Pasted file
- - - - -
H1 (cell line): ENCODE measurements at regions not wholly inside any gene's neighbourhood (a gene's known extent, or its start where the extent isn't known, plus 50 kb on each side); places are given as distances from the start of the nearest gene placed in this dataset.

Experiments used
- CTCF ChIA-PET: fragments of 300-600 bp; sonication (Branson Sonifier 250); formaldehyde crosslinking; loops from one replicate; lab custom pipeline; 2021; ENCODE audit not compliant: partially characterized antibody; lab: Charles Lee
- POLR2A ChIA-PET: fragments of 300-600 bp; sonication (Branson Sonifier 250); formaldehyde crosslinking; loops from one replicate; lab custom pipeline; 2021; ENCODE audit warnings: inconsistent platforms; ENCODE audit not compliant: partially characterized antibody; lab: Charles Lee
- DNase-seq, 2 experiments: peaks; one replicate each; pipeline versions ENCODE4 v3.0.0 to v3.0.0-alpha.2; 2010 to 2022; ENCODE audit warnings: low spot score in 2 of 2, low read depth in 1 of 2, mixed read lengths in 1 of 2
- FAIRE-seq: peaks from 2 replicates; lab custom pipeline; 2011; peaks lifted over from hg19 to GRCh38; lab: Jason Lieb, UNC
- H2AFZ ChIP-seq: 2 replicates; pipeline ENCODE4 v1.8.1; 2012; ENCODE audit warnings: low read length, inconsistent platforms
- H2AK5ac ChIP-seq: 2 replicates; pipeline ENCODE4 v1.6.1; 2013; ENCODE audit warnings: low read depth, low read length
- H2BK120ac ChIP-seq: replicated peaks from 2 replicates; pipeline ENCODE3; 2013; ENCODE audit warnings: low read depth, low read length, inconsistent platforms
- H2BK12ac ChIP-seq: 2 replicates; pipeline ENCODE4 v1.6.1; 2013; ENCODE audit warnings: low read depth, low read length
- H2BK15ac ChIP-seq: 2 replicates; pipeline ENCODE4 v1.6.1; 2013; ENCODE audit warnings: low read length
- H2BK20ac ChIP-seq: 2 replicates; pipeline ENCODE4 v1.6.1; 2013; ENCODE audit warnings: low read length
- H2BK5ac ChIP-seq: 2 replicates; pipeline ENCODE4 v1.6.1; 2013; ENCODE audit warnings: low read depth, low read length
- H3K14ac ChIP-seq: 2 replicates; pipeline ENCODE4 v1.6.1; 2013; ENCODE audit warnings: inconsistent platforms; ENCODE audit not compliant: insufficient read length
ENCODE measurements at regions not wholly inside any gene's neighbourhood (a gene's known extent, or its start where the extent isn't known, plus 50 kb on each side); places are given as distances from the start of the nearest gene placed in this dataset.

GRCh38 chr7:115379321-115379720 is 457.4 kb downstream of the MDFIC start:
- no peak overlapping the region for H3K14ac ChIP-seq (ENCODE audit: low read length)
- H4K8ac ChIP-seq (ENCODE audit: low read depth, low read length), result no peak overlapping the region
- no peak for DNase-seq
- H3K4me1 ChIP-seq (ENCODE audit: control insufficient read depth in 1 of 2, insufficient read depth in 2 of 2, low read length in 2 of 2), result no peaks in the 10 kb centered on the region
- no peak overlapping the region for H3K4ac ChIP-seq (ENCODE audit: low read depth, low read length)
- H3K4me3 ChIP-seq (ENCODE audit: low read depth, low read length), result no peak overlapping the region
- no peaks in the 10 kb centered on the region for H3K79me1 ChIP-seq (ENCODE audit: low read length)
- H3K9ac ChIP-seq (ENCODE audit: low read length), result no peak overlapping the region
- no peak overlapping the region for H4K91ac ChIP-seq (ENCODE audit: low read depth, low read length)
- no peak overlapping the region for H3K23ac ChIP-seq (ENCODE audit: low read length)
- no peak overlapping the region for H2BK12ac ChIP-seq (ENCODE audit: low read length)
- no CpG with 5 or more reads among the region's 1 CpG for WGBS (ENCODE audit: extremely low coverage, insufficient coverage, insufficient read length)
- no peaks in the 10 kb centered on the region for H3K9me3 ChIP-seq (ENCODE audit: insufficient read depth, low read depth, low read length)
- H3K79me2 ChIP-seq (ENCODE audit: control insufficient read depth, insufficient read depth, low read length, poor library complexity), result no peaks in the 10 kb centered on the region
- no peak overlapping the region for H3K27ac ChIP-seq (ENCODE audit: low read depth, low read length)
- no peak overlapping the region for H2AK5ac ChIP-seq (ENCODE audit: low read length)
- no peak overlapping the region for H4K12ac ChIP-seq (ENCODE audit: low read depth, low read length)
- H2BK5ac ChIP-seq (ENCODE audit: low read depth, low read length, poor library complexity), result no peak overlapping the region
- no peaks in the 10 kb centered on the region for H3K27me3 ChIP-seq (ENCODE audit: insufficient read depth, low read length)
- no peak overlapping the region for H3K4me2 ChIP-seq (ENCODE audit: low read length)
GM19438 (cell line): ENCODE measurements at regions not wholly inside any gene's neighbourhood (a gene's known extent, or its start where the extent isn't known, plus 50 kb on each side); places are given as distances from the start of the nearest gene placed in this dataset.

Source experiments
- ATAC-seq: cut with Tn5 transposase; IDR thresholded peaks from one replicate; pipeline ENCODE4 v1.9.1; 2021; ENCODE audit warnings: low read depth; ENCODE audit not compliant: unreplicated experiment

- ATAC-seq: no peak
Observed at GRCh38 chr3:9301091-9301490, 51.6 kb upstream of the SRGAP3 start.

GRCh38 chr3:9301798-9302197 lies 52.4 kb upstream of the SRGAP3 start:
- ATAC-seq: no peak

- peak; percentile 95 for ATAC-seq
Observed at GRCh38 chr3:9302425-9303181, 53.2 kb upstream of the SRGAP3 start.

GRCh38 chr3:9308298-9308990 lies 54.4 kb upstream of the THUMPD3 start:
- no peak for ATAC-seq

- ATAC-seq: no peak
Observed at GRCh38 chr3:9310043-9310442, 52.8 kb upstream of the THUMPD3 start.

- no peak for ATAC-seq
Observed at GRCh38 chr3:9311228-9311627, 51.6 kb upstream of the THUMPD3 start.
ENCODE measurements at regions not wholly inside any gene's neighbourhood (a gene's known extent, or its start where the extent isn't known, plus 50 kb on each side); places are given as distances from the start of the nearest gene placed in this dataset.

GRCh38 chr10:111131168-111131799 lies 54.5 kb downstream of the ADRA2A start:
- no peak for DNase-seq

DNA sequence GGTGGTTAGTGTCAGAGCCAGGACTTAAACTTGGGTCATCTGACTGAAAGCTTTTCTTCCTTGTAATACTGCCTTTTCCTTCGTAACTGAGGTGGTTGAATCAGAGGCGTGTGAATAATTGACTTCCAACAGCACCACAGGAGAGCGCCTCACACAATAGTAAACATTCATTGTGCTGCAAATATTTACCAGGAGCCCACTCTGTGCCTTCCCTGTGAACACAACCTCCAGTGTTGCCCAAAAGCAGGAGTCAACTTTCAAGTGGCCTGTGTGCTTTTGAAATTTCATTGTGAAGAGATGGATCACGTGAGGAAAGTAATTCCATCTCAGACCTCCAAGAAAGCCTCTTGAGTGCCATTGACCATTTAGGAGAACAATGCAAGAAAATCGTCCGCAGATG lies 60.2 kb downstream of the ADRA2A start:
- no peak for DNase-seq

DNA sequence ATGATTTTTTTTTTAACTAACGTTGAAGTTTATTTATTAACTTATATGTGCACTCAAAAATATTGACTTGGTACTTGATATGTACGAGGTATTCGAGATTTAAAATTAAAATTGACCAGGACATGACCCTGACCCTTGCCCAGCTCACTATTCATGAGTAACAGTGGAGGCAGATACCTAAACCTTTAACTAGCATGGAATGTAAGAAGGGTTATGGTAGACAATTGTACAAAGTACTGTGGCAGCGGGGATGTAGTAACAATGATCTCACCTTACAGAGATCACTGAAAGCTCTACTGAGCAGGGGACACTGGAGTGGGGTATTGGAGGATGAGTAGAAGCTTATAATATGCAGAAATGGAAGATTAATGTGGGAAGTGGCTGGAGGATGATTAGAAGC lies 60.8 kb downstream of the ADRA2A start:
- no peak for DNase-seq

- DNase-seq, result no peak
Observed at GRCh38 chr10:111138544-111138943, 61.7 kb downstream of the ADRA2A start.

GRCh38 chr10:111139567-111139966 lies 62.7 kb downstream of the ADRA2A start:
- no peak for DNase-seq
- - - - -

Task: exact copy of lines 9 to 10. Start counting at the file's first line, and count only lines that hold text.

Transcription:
- H2BK120ac ChIP-seq: replicated peaks from 2 replicates; pipeline ENCODE3; 2013; ENCODE audit warnings: low read depth, low read length, inconsistent platforms
- H2BK12ac ChIP-seq: 2 replicates; pipeline ENCODE4 v1.6.1; 2013; ENCODE audit warnings: low read depth, low read length